Next Steps

The Senate Finance Committee has scheduled an executive session to consider Alex Azar's nomination to serve as Secretary of Health and Human Services. The executive session will occur Wednesday, January 17th during a Finance Committee hearing for trade nominees Dennis Shea and C. J. Mahoney.

While Mr. Azar has been met with skepticism by some Democrats over his ties to the pharmaceutical industry, his nomination appears to be on the right path for confirmation 

Two Democratic senators (Sens. Joe Manchin (D-WV) and Heidi Heitkamp (D-ND) ) have announced their intention to support Azar’s nomination, and Republicans so far have been united in backing him.  

 

January 09, 2018

HHS OIG Releases Report on Potential Drug Misclassifications

Images

A report recently released by the Department of Health and Human Services (HHS) Office of Inspector General (OIG) found that manufacturers may have misclassified as many as 885 drugs in the Medicaid rebate program in 2016. In September 2016, Congress asked OIG to evaluate the accuracy of manufacturer-reported drug classification data in the Medicaid rebate program, and the extent to which CMS oversees drug classification data submitted by manufacturers. In response to the congressional request, this study evaluates drug classification data submitted to the Medicaid rebate program and CMS’s policies and procedures to ensure appropriate oversight of this data. This report is the result of that request.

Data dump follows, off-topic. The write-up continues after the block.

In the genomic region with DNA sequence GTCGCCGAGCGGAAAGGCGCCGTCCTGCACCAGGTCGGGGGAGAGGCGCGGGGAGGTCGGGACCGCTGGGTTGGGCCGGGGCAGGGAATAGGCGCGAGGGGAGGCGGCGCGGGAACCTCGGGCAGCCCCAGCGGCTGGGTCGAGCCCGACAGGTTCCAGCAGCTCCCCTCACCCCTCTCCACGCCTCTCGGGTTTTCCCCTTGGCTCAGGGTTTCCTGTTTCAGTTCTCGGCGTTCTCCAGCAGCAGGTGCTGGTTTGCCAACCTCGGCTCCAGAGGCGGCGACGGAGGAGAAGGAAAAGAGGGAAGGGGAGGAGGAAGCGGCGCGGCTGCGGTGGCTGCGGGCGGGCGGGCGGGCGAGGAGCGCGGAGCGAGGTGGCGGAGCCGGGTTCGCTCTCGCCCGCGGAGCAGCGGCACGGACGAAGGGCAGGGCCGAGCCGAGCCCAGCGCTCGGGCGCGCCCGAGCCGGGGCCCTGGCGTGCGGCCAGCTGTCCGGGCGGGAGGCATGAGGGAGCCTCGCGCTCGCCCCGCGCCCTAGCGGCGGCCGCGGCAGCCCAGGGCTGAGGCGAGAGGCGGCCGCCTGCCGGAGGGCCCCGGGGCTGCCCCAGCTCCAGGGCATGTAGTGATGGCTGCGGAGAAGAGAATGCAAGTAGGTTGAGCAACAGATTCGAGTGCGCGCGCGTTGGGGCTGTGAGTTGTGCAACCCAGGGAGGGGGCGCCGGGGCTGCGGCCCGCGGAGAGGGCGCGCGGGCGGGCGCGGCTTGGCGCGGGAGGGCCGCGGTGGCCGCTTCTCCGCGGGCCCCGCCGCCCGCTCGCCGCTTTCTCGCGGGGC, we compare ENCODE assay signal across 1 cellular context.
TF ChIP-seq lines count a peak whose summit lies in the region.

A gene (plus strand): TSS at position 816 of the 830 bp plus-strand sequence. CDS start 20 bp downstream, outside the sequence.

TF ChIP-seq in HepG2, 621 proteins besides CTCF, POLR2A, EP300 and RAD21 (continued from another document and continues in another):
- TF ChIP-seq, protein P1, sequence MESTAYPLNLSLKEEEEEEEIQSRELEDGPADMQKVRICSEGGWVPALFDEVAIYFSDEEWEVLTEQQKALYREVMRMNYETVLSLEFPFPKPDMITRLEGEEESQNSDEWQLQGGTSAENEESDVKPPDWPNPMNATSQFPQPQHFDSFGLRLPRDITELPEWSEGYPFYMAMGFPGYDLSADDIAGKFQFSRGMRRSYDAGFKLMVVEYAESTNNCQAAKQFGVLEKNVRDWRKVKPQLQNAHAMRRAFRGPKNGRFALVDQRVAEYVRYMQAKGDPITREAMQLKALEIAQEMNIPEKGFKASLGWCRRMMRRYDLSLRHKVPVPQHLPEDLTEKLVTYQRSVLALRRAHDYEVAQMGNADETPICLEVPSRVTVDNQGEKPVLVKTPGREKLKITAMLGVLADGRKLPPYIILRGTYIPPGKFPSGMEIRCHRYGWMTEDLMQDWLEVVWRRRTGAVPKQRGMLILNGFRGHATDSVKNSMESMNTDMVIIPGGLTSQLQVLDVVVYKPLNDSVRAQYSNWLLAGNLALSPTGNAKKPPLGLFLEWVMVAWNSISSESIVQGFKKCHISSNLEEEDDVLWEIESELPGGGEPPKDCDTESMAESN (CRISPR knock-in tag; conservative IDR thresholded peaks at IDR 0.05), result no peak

Although this number of misclassifications only accounts for three percent of the approximately 30,000 drugs within the program, ten misclassified drugs could have resulted in up to $1.3 billion lost in base and inflation-adjusted rebates for Medicaid over the last four years. The highest total reimbursement came in 2016 from these drugs. Congress had originally asked the OIG to look into drug misclassifications within the Medicaid rebate program due to outcry over rising EpiPen prices and the way Mylan had classified the drug and device as a generic under the program since 1997.

The Centers for Medicare & Medicaid Services (CMS) does not have the legal authority to require manufacturers to change their classification, and therefore must ask manufacturers to change their own data when they determine it may be incorrect, though CMS does work with the manufacturers to assist them in correcting the errors. Additionally, CMS does not track or maintain a central database of potential errors or their resolutions and investigators had no way to determine which drugs CMS had identified as potentially-misclassified or what steps were taken to address the potential errors in data. By classifying their drug as a generic, manufacturers are able to obtain a lower base rebate and are not subject to penalties if their drug’s price increases faster than inflation.